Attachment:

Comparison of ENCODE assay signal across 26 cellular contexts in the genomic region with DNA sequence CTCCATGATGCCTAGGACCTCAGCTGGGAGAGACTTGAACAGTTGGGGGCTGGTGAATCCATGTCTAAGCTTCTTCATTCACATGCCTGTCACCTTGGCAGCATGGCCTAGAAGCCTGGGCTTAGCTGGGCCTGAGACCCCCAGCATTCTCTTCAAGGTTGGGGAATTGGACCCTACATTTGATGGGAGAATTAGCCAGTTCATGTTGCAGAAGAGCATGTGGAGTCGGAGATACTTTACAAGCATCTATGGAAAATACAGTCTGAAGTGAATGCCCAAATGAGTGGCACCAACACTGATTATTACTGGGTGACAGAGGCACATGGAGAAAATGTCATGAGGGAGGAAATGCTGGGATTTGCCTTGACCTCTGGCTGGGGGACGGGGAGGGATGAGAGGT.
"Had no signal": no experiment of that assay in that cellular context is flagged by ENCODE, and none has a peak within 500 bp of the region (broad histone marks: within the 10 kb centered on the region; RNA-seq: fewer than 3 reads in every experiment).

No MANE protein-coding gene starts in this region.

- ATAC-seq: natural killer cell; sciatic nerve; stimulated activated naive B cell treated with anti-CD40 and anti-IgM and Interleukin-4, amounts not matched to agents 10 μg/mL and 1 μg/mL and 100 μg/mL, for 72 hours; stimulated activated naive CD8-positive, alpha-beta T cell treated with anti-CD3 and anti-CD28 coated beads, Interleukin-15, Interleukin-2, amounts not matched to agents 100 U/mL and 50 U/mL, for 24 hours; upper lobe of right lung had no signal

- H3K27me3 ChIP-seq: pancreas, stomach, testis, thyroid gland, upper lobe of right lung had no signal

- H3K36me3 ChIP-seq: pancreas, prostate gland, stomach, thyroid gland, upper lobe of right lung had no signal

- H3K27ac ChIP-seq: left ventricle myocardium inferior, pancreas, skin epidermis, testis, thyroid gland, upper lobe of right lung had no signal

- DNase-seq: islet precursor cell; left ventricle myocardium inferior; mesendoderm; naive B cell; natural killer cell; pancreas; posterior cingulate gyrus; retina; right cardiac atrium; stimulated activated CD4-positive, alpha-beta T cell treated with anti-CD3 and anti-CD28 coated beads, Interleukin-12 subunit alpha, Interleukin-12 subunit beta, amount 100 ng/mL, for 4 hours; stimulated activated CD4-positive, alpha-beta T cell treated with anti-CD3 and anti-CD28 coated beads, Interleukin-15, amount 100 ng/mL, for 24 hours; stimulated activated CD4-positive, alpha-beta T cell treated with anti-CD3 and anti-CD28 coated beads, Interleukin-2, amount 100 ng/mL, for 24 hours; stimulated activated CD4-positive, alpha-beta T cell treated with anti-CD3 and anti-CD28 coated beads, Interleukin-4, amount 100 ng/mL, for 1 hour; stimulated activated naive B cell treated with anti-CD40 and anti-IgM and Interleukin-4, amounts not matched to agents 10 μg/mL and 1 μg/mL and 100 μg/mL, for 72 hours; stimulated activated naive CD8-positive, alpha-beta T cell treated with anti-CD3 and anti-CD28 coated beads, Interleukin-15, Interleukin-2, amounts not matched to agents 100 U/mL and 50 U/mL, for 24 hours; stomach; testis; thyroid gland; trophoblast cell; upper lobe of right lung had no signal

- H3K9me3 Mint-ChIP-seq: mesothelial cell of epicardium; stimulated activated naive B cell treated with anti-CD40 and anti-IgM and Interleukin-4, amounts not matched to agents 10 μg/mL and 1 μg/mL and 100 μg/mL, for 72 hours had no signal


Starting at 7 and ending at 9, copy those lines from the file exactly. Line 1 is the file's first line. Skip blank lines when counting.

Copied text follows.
- H3K27ac ChIP-seq: left ventricle myocardium inferior, pancreas, skin epidermis, testis, thyroid gland, upper lobe of right lung had no signal

- DNase-seq: islet precursor cell; left ventricle myocardium inferior; mesendoderm; naive B cell; natural killer cell; pancreas; posterior cingulate gyrus; retina; right cardiac atrium; stimulated activated CD4-positive, alpha-beta T cell treated with anti-CD3 and anti-CD28 coated beads, Interleukin-12 subunit alpha, Interleukin-12 subunit beta, amount 100 ng/mL, for 4 hours; stimulated activated CD4-positive, alpha-beta T cell treated with anti-CD3 and anti-CD28 coated beads, Interleukin-15, amount 100 ng/mL, for 24 hours; stimulated activated CD4-positive, alpha-beta T cell treated with anti-CD3 and anti-CD28 coated beads, Interleukin-2, amount 100 ng/mL, for 24 hours; stimulated activated CD4-positive, alpha-beta T cell treated with anti-CD3 and anti-CD28 coated beads, Interleukin-4, amount 100 ng/mL, for 1 hour; stimulated activated naive B cell treated with anti-CD40 and anti-IgM and Interleukin-4, amounts not matched to agents 10 μg/mL and 1 μg/mL and 100 μg/mL, for 72 hours; stimulated activated naive CD8-positive, alpha-beta T cell treated with anti-CD3 and anti-CD28 coated beads, Interleukin-15, Interleukin-2, amounts not matched to agents 100 U/mL and 50 U/mL, for 24 hours; stomach; testis; thyroid gland; trophoblast cell; upper lobe of right lung had no signal

- H3K9me3 Mint-ChIP-seq: mesothelial cell of epicardium; stimulated activated naive B cell treated with anti-CD40 and anti-IgM and Interleukin-4, amounts not matched to agents 10 μg/mL and 1 μg/mL and 100 μg/mL, for 72 hours had no signal